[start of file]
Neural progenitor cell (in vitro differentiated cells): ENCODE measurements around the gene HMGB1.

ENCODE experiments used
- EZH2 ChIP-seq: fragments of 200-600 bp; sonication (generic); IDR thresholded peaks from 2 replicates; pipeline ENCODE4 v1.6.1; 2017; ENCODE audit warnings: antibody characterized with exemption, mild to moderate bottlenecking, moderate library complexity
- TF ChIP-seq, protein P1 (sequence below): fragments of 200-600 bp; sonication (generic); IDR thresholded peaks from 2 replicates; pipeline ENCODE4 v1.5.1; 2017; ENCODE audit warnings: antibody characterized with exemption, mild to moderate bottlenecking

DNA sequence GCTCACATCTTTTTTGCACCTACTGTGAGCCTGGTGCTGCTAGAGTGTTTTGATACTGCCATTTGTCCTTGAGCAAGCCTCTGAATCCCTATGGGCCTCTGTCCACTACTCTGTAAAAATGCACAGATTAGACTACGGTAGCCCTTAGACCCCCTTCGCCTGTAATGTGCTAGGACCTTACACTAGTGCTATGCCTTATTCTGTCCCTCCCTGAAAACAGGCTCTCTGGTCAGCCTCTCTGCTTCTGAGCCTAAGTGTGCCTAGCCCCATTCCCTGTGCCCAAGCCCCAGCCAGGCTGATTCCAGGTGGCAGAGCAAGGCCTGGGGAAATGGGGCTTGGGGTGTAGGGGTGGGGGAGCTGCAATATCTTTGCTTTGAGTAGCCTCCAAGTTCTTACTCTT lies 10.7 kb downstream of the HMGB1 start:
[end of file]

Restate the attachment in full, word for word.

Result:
Neural progenitor cell (in vitro differentiated cells): ENCODE measurements around the gene HMGB1.

ENCODE experiments used
- EZH2 ChIP-seq: fragments of 200-600 bp; sonication (generic); IDR thresholded peaks from 2 replicates; pipeline ENCODE4 v1.6.1; 2017; ENCODE audit warnings: antibody characterized with exemption, mild to moderate bottlenecking, moderate library complexity
- TF ChIP-seq, protein P1 (sequence below): fragments of 200-600 bp; sonication (generic); IDR thresholded peaks from 2 replicates; pipeline ENCODE4 v1.5.1; 2017; ENCODE audit warnings: antibody characterized with exemption, mild to moderate bottlenecking

DNA sequence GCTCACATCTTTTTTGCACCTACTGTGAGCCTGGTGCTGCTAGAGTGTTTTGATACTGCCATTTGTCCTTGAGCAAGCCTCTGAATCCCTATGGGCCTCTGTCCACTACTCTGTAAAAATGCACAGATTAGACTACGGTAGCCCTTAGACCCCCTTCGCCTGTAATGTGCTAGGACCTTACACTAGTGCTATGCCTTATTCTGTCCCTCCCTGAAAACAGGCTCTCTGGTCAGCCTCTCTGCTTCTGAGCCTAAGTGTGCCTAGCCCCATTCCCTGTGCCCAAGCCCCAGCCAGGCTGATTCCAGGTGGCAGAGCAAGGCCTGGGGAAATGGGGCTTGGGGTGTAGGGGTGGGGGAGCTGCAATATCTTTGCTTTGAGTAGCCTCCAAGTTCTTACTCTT lies 10.7 kb downstream of the HMGB1 start: